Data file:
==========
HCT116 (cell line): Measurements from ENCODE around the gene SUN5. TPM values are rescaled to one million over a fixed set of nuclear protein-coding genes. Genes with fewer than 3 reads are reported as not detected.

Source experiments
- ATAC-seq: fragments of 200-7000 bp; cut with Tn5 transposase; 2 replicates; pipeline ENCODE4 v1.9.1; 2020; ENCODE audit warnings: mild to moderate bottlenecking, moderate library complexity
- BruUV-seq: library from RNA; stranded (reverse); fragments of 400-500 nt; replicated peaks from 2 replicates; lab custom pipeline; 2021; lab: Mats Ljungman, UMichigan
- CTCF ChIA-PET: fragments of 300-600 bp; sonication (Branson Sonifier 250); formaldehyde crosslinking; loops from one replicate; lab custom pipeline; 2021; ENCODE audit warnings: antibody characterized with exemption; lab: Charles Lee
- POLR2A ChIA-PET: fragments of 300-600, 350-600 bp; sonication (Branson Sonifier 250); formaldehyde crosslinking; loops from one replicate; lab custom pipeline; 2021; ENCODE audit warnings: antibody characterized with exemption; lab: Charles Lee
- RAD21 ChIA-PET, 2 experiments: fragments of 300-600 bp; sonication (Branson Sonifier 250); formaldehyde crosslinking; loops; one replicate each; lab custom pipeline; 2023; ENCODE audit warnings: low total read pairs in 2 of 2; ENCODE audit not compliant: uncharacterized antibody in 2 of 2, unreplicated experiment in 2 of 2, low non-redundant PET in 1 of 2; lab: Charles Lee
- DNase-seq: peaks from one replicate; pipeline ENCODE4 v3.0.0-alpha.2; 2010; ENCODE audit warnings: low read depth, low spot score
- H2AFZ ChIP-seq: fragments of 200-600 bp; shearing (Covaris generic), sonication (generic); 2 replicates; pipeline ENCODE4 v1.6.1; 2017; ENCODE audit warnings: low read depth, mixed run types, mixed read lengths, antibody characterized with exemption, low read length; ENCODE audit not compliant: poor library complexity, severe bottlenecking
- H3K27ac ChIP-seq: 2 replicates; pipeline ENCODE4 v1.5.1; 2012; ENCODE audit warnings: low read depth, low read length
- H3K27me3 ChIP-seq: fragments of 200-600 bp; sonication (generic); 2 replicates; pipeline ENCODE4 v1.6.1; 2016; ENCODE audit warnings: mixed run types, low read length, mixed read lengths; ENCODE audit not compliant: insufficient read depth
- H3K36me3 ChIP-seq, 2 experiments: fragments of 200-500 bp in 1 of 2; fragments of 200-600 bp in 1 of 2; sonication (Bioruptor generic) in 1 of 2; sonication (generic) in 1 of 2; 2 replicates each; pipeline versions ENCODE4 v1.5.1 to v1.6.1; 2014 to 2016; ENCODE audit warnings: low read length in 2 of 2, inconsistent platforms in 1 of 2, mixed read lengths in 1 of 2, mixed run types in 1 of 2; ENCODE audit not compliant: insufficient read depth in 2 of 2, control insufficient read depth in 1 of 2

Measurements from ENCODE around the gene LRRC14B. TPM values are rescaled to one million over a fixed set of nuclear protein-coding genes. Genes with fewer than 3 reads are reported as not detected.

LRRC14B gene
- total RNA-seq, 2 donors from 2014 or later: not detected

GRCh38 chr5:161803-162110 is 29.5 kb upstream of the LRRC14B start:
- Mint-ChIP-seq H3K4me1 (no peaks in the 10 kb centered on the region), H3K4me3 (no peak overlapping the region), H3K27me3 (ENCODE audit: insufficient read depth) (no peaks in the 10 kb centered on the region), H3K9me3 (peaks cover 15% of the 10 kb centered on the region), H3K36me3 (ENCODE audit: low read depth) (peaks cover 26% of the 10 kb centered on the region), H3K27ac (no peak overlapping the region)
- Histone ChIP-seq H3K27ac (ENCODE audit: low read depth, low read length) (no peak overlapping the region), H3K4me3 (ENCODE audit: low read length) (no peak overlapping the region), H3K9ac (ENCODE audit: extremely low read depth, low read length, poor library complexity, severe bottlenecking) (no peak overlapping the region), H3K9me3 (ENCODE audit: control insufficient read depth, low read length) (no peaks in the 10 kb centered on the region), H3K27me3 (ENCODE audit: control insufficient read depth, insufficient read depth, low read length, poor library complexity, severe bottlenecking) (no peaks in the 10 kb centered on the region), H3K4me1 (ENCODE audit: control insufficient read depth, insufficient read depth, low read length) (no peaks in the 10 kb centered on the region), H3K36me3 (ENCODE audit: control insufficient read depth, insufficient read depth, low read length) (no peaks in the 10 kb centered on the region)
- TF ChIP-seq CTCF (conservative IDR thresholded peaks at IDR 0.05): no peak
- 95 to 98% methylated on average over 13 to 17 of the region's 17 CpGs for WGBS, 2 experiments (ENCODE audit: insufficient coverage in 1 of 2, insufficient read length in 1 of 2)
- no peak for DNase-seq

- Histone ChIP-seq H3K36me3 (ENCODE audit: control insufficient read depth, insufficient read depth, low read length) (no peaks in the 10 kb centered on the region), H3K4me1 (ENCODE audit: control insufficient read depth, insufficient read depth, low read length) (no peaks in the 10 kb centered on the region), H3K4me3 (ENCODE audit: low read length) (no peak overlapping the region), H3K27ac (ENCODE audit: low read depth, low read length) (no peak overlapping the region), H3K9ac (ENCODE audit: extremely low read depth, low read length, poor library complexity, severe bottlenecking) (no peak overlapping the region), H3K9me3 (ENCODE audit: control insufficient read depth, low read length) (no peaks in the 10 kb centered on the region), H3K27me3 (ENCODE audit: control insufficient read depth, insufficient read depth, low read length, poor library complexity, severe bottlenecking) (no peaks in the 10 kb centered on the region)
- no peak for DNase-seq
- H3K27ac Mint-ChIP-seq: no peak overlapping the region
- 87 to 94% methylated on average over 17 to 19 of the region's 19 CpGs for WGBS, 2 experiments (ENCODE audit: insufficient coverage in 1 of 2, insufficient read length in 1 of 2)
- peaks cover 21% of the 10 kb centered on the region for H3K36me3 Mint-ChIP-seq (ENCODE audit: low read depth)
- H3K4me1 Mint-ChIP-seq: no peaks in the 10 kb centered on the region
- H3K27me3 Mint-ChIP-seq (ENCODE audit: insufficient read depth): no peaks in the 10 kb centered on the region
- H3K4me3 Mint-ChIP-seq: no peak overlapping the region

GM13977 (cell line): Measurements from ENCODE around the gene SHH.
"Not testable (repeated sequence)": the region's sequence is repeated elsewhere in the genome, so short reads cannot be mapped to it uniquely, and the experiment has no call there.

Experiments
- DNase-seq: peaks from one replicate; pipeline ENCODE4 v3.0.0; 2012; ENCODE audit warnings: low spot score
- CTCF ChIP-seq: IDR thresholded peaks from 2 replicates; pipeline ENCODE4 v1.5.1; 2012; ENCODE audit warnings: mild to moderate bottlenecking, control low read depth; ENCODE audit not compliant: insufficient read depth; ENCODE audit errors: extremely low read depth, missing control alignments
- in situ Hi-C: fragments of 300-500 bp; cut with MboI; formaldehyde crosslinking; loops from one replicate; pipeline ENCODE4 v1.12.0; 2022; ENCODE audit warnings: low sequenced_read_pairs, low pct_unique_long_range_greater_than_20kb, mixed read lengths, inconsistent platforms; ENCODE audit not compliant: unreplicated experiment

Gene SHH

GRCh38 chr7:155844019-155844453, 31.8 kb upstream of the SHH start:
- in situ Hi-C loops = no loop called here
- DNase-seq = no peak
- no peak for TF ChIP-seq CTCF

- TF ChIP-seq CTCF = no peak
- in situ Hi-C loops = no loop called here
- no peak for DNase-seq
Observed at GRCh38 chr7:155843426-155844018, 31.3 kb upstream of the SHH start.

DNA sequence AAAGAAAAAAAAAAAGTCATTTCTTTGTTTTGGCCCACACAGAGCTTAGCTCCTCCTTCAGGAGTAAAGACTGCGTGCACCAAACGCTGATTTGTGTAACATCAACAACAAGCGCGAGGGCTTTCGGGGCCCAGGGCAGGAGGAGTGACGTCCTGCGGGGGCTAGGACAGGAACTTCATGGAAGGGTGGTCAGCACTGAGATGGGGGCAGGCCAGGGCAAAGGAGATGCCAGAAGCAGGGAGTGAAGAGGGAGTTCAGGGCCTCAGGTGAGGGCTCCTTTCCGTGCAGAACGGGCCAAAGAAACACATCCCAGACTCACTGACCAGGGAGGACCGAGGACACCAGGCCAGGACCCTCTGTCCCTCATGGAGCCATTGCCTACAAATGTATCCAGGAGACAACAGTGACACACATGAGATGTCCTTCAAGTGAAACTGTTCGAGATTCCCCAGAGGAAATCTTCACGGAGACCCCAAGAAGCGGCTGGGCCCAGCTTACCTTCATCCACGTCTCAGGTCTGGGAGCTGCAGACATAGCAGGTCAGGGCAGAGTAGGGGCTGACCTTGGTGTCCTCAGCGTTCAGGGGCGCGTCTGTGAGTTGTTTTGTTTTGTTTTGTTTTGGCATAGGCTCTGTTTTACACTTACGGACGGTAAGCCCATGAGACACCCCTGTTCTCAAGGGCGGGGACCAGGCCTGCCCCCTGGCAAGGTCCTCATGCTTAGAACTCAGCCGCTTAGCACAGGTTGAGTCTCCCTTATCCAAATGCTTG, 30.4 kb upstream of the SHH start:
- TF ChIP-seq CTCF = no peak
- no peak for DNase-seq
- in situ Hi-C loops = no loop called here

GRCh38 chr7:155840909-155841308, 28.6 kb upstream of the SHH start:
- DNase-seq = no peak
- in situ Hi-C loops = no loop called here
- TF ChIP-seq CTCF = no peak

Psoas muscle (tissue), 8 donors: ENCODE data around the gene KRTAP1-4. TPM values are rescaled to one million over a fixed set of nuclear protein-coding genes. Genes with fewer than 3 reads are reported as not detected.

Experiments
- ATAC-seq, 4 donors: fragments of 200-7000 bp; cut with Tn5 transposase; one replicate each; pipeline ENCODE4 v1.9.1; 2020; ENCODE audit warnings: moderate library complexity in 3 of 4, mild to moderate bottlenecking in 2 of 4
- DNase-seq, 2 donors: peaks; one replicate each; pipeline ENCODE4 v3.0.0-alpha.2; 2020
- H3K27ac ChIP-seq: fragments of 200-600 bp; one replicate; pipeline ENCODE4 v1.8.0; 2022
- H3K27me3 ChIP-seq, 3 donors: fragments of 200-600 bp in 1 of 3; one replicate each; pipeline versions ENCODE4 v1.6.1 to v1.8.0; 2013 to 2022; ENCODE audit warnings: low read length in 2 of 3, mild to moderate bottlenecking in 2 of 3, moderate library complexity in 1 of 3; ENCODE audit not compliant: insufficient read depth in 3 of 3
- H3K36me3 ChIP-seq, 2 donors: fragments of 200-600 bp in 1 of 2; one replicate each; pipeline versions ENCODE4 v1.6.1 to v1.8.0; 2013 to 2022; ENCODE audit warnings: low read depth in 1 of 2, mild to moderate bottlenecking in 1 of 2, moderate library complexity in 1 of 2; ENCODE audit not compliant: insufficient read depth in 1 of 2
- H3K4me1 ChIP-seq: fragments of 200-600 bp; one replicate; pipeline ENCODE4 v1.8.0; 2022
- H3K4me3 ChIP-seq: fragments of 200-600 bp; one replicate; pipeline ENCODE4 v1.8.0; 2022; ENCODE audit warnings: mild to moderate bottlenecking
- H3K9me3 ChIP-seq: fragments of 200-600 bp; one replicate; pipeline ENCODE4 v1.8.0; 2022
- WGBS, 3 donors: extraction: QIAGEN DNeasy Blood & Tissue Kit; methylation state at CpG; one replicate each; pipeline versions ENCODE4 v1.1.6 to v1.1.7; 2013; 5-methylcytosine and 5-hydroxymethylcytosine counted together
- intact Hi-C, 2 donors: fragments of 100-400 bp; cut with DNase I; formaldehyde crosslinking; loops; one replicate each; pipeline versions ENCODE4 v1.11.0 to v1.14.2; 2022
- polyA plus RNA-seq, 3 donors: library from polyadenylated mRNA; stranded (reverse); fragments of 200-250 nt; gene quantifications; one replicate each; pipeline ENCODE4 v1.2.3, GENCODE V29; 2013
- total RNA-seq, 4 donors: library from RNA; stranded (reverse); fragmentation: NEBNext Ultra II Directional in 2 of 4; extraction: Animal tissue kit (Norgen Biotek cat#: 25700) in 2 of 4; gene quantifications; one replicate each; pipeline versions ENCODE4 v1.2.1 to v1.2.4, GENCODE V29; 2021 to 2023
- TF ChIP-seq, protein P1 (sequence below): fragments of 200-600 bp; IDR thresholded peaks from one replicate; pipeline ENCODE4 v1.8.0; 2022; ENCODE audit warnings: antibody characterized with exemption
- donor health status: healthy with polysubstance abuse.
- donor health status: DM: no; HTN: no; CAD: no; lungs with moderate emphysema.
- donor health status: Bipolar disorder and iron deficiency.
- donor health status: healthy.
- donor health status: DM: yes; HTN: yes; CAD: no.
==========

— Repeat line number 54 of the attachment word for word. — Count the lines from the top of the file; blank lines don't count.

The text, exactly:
Experiments